If the same company experienced two recordable injuries in 200,000 hours of work, the range should be expressed as .55 to 7.29 per 200,000 hours. The injury count may be double but it “does not reveal anything significant about the difference in the safety system between the two periods,” wrote the study authors. 

“Safety data doesn’t work according to the normal bell curve distributions that we’re used to seeing in other types of statistics,” said Drew Rae, a senior lecturer in safety science at Griffith University, during a podcast discussing the CSRA study.

New safety programs, the study suggests, which seem like a success or failure based on a year’s work by a few dozen employees, may really be only the result of random events. To calculate TRIR to a single decimal point, .1, requires at least 300 million hours of worker exposure time. The study authors indicate that unless vast numbers of work hours are involved, in no way can a traditionally calculated TRIR ever be pinpointed, much less take it to mean that a company has its arms around potentially fatal accidents. “Since TRIR has remained the most pervasive measure of safety for nearly fifty years, this study underscores the need to scientifically test even the most basic assumptions of the safety profession,” the authors wrote.

The CSRA study, of course, doesn’t have all the answers about how safety should be measured or practiced. Since most, but not all, deadly construction accidents occur at smaller employers, how should larger contractors influence them? Also, what’s a better way to define what “safe” means? Emphasize high-risk tasks and work? And doesn’t elimination and analysis of small injuries and incidents help produce and sustain a safety culture?

That’s what some safety experts argue: near-misses and the small injuries still matter. In a blog post in 2019 titled, Heinrich’s Pyramid-Does It Hold Up 90 Year’s Later?, loss control and safety expert Randy Klatt said yes, in the sense that injuries matter because “stopping ‘minor’ issues will help promote a culture of injury prevention and improved productivity.”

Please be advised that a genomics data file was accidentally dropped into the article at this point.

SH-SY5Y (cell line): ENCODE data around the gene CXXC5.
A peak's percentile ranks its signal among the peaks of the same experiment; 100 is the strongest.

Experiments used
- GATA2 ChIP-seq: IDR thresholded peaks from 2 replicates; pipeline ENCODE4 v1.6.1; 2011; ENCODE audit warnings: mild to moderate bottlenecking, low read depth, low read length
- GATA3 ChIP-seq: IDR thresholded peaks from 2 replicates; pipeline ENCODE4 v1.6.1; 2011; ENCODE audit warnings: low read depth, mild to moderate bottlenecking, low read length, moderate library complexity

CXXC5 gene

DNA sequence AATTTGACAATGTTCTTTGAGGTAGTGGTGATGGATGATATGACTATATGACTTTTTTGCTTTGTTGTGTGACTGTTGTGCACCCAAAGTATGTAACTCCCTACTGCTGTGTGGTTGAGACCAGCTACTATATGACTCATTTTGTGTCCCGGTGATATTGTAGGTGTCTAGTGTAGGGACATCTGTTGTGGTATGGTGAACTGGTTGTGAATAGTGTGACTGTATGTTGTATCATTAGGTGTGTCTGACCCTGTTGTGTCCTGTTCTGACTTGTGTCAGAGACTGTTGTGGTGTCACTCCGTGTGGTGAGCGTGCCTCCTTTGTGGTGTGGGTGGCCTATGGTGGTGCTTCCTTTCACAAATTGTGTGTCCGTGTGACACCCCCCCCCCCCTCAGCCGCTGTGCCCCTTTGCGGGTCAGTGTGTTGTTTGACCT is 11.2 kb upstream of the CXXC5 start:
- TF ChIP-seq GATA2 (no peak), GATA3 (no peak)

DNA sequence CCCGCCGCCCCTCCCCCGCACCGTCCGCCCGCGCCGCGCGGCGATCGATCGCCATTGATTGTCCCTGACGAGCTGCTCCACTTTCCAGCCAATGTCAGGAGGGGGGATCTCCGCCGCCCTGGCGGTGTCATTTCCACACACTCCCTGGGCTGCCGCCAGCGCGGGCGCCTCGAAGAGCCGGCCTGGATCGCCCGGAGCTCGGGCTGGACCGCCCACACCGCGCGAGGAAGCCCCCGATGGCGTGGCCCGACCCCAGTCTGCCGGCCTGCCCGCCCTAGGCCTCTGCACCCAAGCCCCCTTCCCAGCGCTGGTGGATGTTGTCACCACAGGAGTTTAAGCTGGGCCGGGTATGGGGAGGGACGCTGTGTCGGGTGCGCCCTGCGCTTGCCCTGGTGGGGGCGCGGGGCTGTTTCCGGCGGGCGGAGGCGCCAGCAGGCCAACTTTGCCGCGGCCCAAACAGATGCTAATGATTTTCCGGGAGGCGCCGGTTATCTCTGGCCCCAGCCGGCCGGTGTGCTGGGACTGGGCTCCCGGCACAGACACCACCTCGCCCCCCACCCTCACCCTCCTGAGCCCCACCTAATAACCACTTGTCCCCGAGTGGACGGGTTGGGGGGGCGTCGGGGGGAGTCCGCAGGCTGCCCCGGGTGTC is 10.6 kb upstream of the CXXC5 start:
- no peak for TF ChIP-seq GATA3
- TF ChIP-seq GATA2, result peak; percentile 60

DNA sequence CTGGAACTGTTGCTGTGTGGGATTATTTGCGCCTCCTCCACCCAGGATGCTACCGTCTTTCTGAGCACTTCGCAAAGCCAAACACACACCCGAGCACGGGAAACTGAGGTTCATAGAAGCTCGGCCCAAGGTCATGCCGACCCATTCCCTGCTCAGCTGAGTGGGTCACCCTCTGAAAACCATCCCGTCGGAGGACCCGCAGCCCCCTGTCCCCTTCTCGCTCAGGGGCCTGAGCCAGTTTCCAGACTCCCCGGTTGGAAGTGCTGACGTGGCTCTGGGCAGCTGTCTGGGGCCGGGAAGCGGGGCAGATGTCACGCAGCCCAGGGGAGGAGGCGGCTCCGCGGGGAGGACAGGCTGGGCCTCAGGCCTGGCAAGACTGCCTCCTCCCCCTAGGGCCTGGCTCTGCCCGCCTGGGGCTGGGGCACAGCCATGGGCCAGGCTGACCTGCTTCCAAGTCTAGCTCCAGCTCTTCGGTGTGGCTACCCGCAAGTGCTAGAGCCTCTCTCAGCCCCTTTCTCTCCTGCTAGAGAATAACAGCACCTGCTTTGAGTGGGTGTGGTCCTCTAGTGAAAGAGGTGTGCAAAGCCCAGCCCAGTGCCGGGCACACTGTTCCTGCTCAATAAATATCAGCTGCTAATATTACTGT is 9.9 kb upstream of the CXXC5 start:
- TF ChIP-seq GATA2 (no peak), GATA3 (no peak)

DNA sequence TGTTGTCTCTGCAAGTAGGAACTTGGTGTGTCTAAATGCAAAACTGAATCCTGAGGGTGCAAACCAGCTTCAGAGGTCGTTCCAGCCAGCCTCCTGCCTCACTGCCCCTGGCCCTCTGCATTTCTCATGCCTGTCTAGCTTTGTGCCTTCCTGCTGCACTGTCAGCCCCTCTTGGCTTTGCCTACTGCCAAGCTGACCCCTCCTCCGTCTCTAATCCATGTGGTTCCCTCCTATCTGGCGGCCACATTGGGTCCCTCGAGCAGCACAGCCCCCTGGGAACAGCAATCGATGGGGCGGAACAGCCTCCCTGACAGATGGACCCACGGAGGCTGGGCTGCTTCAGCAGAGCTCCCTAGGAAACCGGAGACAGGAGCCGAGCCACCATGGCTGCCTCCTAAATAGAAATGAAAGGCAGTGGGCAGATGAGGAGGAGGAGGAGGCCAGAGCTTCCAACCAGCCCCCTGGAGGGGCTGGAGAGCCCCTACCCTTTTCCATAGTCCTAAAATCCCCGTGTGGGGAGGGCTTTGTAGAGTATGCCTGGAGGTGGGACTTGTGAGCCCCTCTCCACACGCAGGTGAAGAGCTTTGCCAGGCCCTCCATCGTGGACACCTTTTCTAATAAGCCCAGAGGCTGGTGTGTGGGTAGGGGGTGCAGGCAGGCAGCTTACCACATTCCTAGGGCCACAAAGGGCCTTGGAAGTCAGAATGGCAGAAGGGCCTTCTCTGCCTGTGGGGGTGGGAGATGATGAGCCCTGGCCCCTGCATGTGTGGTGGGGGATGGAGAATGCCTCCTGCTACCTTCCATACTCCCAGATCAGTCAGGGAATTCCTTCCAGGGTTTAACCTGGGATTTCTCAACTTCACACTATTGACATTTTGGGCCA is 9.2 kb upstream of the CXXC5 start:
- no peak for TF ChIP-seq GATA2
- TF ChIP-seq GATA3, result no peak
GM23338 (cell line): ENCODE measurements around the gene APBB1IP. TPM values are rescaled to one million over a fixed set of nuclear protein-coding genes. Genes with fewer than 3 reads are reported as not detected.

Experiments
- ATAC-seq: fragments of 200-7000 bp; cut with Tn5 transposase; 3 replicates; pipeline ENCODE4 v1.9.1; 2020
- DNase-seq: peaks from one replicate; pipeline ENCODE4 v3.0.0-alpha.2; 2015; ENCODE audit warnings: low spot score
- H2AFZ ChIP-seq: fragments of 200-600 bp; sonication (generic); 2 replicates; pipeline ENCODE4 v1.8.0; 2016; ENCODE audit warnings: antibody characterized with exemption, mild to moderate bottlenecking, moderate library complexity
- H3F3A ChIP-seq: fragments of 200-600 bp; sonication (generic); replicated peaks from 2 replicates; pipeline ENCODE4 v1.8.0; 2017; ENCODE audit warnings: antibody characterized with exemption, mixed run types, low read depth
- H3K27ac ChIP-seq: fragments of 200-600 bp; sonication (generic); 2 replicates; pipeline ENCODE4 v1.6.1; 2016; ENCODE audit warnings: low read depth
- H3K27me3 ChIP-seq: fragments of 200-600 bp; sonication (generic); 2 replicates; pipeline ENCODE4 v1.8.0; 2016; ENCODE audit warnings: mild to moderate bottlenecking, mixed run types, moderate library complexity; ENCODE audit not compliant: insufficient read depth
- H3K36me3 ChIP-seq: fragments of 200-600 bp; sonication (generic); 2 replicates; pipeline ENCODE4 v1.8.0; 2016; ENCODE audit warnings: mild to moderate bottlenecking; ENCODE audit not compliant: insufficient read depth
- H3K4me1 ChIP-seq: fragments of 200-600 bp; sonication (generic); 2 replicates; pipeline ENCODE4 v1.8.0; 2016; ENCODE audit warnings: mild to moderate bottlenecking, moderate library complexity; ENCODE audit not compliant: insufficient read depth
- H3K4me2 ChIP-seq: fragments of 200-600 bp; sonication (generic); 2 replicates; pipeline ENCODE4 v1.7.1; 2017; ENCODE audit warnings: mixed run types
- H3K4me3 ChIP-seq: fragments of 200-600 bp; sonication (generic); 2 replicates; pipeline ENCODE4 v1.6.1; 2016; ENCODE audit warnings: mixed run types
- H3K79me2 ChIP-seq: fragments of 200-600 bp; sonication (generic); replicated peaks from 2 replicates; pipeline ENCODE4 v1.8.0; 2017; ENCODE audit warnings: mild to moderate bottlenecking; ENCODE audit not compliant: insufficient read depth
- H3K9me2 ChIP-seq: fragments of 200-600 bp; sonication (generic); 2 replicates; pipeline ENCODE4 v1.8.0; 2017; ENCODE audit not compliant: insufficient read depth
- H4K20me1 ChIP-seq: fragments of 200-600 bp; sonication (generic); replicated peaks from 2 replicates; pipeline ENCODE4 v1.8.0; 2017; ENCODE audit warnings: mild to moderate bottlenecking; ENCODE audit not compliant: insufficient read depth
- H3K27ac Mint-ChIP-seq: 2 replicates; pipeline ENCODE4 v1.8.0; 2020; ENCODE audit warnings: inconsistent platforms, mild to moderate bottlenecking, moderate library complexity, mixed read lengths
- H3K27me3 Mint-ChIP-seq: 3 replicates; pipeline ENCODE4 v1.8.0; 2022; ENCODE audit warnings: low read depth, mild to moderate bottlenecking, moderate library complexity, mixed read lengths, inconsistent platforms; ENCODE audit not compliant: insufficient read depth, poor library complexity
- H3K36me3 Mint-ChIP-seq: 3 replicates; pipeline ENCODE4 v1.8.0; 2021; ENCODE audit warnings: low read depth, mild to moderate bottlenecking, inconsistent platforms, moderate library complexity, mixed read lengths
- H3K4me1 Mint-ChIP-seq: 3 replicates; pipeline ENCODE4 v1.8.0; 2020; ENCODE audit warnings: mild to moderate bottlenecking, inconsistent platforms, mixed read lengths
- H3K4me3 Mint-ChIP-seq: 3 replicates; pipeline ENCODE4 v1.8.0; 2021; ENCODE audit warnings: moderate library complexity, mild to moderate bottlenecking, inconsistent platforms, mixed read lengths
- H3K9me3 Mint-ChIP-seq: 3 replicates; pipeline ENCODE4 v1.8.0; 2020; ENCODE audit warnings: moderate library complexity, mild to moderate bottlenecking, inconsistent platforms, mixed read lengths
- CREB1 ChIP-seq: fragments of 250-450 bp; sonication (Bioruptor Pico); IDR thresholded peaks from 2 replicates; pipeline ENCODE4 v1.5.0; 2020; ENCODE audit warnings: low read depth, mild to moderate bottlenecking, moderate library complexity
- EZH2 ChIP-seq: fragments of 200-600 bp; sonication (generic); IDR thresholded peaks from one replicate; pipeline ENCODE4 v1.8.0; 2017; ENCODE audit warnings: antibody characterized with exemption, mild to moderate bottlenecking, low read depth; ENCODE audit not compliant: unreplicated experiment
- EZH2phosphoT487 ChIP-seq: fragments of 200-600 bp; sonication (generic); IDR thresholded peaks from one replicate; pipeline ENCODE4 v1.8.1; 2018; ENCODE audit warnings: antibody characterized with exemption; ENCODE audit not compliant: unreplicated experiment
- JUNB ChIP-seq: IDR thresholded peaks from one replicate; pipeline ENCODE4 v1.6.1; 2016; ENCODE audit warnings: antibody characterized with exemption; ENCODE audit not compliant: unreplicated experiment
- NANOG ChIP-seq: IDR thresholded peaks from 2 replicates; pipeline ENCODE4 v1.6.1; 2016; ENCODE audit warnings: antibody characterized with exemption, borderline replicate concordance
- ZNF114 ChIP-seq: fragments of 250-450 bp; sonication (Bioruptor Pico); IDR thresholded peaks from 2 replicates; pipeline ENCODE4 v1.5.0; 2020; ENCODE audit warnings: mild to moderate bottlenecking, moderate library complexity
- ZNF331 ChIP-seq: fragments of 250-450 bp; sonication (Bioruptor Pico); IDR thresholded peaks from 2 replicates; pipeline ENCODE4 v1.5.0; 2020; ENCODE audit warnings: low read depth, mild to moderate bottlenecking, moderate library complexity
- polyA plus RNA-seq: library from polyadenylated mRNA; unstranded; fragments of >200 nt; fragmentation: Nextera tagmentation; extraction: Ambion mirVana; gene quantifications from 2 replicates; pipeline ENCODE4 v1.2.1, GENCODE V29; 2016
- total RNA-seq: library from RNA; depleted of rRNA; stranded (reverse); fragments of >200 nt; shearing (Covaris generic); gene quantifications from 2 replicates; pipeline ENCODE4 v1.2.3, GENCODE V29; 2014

An approach offered by Mike Morris, health, safety and environment vice president of Austin Industries, is based on evaluating multiple data points. He says he has never counted on data about injuries in the hope that it would help prevent fatalities. High-risk potential incidents need to be “extracted” from the theoretical safety pyramid and focused on so that information about them can be combined with leading initiatives and goal-setting.

And when in the past there was an uptick in ladder incidents on Austin projects, for example, the company decided to use safer platform ladder designs.

As for total recordable incident rates, Austin folds all its subs’ rates into its own and has set .43 as a goal, says Morris.

When he evaluates subs, “I would never use one year. I would use five years of OSHA logs and five years of EMRs [workers compensation insurance experience modification ratings], and if EMRs are near or above 1, I would ask for more information, and not just their rate. It would be illogical to evaluate on one year of TRIR.” When Austin reaches a goal, “we evaluate whether our upstream processes are truly driving the result.”

partial screenshot

This partial screenshot is from a page with dozens of photos and messages of love for Harris and his family.
Image: A Partial Screenshot of dignity page for Mason Harris
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OSHA Investigation in Lincoln

In the days after the death of Mason Mack Harris, an OSHA investigator took notes during his meetings with Midwest Demolition’s managers, the site supervisor on the day of the accident and Harris’ workmate. According to those notes, the project site supervisor had some knowledge of safety and training and had seen to it that Harris and his workmate on the balcony had fall protection tie-offs and various protective equipment. Midwest Demolition did not respond to phone or email requests for comment.

But the OSHA investigation claimed the site supervisor didn’t formally test the adequacy of the tie-off and  the investigation summary said Midwest Demolition didn’t think to support the slab, as it was being cut, with bracing or blocking of any kind. A company manager said in essence, according to OSHA, that the firm relied on its site supervisor to carry out safety in the field. The project’s general contractor was not on site and was not cited for any safety violations.

Eventually, records show, OSHA and the company settled on a fine of $21,000 to be paid in installments.

The pain of Harris’ death last year generated numerous social media postings (his parents declined to comment for this article) paying tribute to the 25-year-old’s work ethic, warm smile and loving heart. 

A former high school football player in Iowa Park, Texas, Harris had spent much of 2020 employed by a telecommunications services company in the Lincoln area.

Along with the posted photos of Harris with his fiancée, parents, brothers and friends, he is also shown in a slideshow on in the midst of a work day, out in the field, prepared for fall protection with a safety harness strapped on. Tyler Mull, another employee of the telecommunications services company, wrote that Harris “was one of the hardest working men on our crew” giving “110% every day” during the nine months he worked for the company. 

“He overcame fears of the tower instantly,” wrote Mull, “and kept everybody in high spirits no matter the task.”